This article originally appeared in the winter 2015 Harker Quarterly.
In conversations with alumni, I sometimes hear the following: “I was surprised to learn in college that I was not just a humanities person” or “I discovered in college that I was not just a science/math person.” One alumnus told me that math wasn’t his strong subject in school. He is now a world champion poker player using math, logic, psychology and game theory all at the same time.
I am grateful that alumni are making these discoveries at some point in their careers, but I wish that the divorce between science and math on the one hand and the humanities on the other didn’t happen in the first place. We need a movement to send them into marriage counseling, because they are a match made in heaven.
The original liberal arts, going back to the Middle Ages, were sevenfold: the “trivium,” composed of logic, grammar and rhetoric; and the “quadrivium,” composed of arithmetic, music, geometry and astronomy.
According to Sister Miriam Joseph in her 1937 book “The Trivium,” the subjects of the quadrivium were no light matter, despite their deceptively simple titles. Arithmetic is not just two plus two – it is number theory itself. Music is not just Bach – it is the application of that number theory. Geometry is not just triangles – it is the study of space. Astronomy is the application of that study of space.
The former two disciplines deal in discrete quantities; the latter two in continuous quantities. Like Joseph said, no light matter. It appears then, that the scholars of the Middle Ages had it all – language, math, science, music – in one simple, powerful package called the liberal arts.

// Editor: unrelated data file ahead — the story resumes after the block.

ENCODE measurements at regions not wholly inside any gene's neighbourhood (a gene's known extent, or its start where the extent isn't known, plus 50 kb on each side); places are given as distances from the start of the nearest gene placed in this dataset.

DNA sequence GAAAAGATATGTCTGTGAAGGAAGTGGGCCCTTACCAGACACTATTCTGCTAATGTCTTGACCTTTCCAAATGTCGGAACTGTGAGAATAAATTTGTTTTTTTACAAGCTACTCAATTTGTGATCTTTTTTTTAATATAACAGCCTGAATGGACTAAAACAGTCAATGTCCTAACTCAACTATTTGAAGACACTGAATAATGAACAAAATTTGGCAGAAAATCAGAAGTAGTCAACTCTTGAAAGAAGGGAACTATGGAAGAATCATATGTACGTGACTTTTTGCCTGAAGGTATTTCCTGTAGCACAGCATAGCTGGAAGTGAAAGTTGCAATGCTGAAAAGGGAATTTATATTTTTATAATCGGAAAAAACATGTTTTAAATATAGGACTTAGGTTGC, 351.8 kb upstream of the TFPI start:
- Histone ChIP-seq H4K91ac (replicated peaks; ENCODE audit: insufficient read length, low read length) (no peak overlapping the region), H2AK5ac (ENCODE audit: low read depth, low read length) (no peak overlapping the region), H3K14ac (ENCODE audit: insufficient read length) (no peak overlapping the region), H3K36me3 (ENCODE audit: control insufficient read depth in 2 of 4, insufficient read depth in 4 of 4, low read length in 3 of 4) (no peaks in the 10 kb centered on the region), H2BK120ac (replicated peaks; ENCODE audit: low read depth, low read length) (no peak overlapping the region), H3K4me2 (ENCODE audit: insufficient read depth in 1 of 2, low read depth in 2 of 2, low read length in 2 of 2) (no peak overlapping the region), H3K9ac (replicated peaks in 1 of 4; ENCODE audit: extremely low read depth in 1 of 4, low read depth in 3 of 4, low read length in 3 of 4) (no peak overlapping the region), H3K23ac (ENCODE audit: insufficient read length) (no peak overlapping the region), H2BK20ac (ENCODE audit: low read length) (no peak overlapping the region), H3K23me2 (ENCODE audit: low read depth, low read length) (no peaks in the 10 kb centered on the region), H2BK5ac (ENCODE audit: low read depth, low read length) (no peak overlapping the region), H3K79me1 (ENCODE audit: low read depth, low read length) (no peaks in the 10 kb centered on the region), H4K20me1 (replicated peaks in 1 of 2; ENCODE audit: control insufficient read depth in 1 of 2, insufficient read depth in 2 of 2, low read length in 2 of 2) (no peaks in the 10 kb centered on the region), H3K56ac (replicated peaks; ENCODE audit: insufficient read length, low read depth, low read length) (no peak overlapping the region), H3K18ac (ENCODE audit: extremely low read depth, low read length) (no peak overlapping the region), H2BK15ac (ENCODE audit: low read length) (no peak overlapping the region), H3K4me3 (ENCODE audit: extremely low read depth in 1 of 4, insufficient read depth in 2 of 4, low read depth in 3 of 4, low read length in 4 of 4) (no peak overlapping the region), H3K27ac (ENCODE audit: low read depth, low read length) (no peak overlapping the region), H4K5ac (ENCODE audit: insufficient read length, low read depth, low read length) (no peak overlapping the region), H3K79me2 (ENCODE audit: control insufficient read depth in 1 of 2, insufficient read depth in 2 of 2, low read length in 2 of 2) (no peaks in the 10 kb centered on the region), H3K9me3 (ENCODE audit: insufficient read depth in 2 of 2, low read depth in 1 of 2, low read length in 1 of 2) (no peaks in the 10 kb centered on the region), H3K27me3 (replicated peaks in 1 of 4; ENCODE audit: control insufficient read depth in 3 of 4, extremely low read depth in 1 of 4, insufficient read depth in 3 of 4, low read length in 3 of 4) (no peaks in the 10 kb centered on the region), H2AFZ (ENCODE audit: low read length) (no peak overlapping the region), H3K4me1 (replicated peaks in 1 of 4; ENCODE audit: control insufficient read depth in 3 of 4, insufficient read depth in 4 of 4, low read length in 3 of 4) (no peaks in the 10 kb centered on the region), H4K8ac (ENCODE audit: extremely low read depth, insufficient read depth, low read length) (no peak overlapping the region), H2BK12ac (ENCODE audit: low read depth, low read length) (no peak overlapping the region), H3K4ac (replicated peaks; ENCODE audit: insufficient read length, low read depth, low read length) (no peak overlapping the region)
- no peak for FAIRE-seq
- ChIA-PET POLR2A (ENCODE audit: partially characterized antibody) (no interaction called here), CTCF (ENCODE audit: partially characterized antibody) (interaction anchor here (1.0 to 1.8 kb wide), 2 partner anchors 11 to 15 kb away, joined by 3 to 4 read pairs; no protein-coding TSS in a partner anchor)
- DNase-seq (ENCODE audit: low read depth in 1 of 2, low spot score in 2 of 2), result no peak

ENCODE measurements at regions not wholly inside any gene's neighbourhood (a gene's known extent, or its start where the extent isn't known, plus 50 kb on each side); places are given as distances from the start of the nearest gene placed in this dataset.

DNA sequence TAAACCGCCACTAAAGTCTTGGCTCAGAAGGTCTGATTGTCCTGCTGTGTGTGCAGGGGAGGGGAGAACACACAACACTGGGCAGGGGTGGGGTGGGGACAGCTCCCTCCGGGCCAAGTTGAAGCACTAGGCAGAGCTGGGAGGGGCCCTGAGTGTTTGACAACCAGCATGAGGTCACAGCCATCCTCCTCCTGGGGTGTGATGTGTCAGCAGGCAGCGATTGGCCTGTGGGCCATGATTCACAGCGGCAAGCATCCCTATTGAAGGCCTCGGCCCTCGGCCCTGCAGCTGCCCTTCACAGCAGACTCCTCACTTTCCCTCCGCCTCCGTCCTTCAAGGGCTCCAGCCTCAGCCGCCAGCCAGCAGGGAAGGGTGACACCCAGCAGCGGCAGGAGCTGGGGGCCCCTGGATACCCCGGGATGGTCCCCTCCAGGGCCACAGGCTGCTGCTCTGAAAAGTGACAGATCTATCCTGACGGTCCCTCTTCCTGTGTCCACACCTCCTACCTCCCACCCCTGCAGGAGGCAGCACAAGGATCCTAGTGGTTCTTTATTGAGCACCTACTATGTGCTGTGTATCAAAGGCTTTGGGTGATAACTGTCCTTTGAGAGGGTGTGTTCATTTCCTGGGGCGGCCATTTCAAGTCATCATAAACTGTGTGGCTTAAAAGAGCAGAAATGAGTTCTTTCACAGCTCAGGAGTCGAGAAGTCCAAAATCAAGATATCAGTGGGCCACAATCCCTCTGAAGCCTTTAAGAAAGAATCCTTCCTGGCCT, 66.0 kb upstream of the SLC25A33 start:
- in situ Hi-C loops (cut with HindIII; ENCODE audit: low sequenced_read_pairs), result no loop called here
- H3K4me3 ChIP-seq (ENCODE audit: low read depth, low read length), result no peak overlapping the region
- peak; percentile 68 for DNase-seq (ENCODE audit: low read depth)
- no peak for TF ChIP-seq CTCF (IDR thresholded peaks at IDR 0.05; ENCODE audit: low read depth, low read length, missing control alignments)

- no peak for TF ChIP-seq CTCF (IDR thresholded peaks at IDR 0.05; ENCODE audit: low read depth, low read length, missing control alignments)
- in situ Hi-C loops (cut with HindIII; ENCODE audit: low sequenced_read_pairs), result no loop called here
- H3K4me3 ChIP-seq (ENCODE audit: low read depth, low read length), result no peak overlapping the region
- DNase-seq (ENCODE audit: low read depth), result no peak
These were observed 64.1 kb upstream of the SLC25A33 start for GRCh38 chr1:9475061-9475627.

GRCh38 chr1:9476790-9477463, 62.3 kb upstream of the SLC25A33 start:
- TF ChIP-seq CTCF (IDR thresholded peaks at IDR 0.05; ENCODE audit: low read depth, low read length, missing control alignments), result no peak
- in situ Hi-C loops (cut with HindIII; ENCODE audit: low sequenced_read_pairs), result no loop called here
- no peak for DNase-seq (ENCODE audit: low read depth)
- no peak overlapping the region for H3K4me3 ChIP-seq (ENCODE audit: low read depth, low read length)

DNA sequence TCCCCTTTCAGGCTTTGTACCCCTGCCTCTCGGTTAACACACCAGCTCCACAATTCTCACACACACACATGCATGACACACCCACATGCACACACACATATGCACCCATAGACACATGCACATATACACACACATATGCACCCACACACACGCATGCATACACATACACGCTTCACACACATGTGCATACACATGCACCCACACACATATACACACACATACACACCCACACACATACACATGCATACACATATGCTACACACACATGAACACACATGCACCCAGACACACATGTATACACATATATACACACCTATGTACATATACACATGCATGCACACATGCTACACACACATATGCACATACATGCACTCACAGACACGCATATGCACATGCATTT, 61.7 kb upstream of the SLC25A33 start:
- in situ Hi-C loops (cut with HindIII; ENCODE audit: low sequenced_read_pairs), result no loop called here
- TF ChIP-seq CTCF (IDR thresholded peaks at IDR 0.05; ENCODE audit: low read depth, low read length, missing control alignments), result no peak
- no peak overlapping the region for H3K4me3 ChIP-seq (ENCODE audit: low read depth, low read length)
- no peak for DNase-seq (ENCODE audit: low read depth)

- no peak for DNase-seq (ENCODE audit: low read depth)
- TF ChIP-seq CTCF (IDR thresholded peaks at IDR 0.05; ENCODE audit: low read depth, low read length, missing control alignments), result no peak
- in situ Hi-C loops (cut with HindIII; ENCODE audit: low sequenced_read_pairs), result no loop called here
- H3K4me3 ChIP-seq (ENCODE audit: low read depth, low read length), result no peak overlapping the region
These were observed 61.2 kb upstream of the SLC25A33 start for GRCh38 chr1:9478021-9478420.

These arts were called liberal because they represented the education that befitted a free (hence the word liberal) person, and were intended to cultivate a free mind. They were to be the quintessential education of a human, hence their Latin equivalent in the word humanities.
I was talking with a theoretical physicist recently who said at some point theoretical physics becomes indistinguishable from philosophy. An entrepreneur told me that he was interested in artificial intelligence for his next venture and that the eld stirred questions of the theory of self and ethics. Recently Stanford announced a new joint major (not double major) called CS + X, meaning computer science plus a field in the humanities. It seems they understand how powerful and necessary this combination is.
It is my wish, therefore, that students graduate with both a deep expertise in a subject or two and an empathetic fluency across all subjects. A graduate like this is better than the beloved “well-rounded” student of the past. This new graduate is both well-rounded and deep – what colleges are calling the “well-lopsided” student. Students may be surprised to learn about themselves that they are more “well-lopsided than they thought.” They also may be surprised to learn how much all disciplines were valued in the past and will be valued in the future.